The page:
Wednesday, September 10, 2008
Baseball is entering its final weeks of the regular season just as college and pro football being their marches to crown champions. And while won/lost records are the bottom line, it seems increasingly that statistics drive interest in the game. Hitting and pitching stats are historic markers that try to compare players across generations. And NFL fantasy fans follow every rush, pass and tackle. Medicine is no different. There may be many opportunities to measure different aspects of care but the question becomes what to do with the numbers.
Recently Medicare released performance data as to how hospitals across the country performed in caring for patients with heart disease and pneumonia. The data was unwieldy and difficult for the public to use. Being politically correct, there were no black and white answers; no bottom line saying that one hospital was safer or better than another. Googling “doctor ratings” will provide reams of websites willing to divulge which doc is good and which isn’t so good.
The question remains, what stats matter and what do they mean? Emergency issues are a little easier to measure. Guidelines state that patients who present to emergency rooms with chest pain should get an electrocardiogram (EKG) done within 10 minutes of hitting the door. A patient with stroke symptoms should be seen by a physician within 10 minutes. Antibiotics should be given within 4 hours of a patient presenting with pneumonia. One can measure how often this occurs and perhaps it becomes a measure of how organized a hospital is in delivering care. But those numbers don’t measure the doctor’s ability to interpret an EKG or the ability to read a chest X-ray to find the pneumonia. In baseball, hitting .300 is a big deal, but doesn’t mention whether all the hits happened when the game was already won or lost. One number doesn’t tell the story.
Medicine also has the distinct disadvantage that while patients usually tell the truth, diseases often are elusive. The backbone of diagnosis is the ability to take a history. Ask the right questions and the patient should be able to guide the doctor to get to the right answer. But some diseases don’t read the textbook and can delay getting treatment started.
Heart attacks are a great example. The textbook presentation of a heart attack is chest pain or pressure, described as tightness or heaviness, that may radiate down the arm or into the neck associated with sweating and shortness of breath. Show up complaining of that in your doctor’s office or in the ER and the wheels start turning pretty quickly. The EKG happens, IVs and medications get started and the statistics look pretty good. Unfortunately, heart disease can also present with atypical symptoms. If a heart attack involves the bottom part of the heart, an inferior myocardial infarction, then the symptoms may be indigestion and upper abdominal pain. The initial assessment in ER triage may suggest that the problem lies with the stomach or gallbladder and the time for the EKG to happen may be lengthened. Is it bad care? Consider that up to 1/3 of all heart attacks are silent, meaning they occur with no symptoms. Imagine rushing to your doctor’s office and complaining that you feel fine. Perhaps you’re having a heart attack and need an EKG…stat!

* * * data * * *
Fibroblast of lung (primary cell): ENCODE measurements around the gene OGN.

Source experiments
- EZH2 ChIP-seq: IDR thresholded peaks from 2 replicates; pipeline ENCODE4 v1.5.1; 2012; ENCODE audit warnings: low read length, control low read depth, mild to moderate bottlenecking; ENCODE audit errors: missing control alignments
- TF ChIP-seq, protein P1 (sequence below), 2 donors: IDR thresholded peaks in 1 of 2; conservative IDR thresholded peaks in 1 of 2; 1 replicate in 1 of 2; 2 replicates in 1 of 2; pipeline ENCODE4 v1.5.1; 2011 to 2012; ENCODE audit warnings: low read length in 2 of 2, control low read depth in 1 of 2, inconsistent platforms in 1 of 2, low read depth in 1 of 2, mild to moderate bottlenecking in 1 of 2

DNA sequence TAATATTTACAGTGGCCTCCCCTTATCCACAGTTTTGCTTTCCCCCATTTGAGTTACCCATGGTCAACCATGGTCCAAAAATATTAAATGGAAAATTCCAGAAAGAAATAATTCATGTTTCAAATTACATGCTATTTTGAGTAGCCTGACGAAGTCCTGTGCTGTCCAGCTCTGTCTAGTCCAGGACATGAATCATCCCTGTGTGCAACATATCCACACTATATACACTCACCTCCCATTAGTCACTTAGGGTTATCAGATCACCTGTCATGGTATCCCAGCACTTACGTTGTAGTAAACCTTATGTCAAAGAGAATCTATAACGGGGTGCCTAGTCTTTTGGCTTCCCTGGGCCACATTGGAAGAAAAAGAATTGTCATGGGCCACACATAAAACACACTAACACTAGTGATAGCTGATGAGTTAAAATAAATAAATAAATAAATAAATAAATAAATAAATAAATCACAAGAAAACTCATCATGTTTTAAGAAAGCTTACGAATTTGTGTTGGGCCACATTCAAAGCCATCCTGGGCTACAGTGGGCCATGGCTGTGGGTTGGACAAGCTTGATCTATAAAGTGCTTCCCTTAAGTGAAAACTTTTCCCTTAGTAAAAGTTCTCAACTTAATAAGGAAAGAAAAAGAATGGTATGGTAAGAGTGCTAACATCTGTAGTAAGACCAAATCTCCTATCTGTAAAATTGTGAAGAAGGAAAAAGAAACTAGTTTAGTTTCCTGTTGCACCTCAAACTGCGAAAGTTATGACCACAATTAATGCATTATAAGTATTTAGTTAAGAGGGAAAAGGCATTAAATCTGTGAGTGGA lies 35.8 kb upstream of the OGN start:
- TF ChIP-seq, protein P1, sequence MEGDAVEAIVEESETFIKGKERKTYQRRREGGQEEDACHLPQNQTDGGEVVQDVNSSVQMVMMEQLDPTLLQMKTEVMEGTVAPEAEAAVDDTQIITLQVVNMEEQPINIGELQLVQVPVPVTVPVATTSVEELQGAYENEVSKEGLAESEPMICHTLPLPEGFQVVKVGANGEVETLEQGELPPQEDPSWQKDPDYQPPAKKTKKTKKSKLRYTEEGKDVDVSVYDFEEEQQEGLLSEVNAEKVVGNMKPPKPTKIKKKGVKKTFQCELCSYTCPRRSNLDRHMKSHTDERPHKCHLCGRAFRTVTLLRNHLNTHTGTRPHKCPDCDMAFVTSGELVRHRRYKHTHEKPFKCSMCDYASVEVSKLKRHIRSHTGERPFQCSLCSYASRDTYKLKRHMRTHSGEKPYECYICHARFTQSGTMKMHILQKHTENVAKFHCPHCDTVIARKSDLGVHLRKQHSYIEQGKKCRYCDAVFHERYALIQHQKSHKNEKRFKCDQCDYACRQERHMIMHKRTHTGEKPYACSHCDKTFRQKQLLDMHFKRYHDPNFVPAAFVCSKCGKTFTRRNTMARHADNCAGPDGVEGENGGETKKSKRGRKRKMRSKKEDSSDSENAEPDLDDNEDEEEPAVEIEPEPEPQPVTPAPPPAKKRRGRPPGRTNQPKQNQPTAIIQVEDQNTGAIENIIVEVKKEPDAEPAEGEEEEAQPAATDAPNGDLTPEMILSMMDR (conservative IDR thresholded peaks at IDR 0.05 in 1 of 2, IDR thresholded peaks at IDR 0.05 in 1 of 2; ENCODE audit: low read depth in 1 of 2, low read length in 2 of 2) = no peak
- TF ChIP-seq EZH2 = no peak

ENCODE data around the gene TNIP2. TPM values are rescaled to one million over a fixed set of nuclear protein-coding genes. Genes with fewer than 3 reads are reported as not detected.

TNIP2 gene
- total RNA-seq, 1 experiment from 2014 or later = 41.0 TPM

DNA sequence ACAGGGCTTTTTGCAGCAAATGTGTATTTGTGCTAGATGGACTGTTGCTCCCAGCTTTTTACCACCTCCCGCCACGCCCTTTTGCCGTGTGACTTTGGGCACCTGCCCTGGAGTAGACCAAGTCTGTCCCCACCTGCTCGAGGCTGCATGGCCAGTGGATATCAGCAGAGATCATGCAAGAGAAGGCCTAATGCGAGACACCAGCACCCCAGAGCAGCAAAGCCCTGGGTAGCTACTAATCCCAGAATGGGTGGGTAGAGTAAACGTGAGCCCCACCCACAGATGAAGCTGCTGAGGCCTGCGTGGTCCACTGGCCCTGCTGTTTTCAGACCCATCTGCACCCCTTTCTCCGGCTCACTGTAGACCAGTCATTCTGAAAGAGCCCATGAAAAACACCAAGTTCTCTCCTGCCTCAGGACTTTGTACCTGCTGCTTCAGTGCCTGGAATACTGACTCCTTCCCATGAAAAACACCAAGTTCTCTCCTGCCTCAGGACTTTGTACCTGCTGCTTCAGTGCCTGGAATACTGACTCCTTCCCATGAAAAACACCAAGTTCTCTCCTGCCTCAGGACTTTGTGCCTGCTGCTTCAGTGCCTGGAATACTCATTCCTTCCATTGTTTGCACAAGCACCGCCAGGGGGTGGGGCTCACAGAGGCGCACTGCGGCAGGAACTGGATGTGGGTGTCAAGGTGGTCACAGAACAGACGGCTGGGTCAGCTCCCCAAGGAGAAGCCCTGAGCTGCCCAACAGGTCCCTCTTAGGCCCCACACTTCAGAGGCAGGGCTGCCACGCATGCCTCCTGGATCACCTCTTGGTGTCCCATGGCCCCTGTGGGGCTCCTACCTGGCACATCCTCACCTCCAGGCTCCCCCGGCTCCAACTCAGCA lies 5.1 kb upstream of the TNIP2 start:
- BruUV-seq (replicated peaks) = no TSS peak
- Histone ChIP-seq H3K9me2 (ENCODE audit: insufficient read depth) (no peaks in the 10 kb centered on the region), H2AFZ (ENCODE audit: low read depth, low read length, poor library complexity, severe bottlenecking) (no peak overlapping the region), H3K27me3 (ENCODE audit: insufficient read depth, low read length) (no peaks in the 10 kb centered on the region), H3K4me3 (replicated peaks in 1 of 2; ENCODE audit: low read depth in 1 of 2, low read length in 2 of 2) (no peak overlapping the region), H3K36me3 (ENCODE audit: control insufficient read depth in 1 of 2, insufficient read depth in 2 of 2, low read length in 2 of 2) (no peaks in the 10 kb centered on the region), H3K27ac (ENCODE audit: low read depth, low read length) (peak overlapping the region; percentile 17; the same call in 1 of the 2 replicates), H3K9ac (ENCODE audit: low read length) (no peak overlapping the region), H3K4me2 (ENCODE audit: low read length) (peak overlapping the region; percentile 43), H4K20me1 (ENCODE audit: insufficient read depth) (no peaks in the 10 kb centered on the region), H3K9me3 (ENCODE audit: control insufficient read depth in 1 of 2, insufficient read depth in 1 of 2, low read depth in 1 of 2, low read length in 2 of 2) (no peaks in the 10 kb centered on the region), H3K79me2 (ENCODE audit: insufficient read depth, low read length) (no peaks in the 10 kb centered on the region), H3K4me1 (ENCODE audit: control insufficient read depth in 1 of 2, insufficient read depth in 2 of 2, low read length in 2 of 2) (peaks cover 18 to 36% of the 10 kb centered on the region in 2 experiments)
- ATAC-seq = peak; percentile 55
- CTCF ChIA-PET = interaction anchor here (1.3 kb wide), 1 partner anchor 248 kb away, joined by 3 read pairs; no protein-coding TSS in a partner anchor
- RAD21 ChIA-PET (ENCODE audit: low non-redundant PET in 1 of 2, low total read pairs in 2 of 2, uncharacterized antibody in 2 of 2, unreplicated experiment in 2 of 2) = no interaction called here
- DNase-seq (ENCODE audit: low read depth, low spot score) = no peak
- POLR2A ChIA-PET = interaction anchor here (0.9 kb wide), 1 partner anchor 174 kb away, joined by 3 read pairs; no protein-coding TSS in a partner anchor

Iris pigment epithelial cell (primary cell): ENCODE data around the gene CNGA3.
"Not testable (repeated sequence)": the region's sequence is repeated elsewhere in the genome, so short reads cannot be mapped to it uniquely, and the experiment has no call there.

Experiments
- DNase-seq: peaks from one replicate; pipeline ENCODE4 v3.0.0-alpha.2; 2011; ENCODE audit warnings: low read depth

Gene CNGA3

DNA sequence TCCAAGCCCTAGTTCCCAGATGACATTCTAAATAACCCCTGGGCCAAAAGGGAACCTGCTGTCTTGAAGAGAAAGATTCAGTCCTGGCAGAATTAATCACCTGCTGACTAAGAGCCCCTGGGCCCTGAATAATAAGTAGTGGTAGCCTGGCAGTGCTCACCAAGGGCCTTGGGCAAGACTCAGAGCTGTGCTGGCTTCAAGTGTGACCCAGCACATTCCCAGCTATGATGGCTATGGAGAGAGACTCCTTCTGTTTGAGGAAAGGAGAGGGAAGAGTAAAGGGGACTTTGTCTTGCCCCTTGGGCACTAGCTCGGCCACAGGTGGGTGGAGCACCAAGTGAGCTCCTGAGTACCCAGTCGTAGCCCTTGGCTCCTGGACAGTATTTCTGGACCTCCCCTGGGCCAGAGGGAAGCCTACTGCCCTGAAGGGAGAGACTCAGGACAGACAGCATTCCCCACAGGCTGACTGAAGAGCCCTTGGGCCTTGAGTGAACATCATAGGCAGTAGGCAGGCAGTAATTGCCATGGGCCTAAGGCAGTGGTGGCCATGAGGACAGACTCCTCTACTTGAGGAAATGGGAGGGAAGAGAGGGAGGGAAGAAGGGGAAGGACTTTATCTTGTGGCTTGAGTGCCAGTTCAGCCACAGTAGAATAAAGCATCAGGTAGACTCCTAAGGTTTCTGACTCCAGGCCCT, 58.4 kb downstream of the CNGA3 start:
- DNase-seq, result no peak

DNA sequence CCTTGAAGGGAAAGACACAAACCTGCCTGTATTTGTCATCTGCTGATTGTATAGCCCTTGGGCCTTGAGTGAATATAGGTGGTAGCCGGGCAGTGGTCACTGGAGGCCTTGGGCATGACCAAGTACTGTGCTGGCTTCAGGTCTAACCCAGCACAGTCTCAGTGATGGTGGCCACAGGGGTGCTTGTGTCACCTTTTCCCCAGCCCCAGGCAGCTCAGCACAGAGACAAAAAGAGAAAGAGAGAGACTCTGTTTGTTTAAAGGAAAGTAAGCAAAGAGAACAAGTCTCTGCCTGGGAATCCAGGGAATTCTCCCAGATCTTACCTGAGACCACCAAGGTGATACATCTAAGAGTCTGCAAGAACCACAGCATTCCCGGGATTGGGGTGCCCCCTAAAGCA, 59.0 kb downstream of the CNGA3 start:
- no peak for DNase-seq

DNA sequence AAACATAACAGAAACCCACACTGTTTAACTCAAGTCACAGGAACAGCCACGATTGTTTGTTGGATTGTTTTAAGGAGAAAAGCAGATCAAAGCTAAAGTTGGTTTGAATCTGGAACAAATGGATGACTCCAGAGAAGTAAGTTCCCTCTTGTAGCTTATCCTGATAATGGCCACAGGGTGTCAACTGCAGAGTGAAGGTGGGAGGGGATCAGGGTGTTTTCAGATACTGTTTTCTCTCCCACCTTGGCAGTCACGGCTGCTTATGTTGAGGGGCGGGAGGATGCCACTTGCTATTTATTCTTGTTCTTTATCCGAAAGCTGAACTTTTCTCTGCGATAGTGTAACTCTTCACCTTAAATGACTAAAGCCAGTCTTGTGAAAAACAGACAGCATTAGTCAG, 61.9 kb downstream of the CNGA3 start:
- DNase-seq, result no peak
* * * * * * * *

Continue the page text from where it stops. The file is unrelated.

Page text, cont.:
Sport tries to measure and quantify everything; the speed of a tennis serve, the free throw percentage, the number of greens hit in regulation. As each part of an athlete’s performance improves, ideally the chance of winning improves as well. But it’s the opponent is the wild card. The skill of the opponent that day decides who wins a particular game. While the odds will favor the better team, the game still needs to be played.
Medicine is no different except that while wins and losses are replaced with life and death, in the long run, the deck is stacked and death always wins. Measuring statistics may give a guideline as to how prepared a hospital might be to care for the next patient, but who wins depends on the skill of the nurses and doctors and what the patient brings to the game. The patient who smokes, is overweight and drinks to excess will do less well than one who doesn’t. It’s teamwork, the relationship between the docs and the medical personnel that makes the difference.
And the bottom line is that no matter what the statistics predict, the outcome always remains in doubt. That’s why they play the game.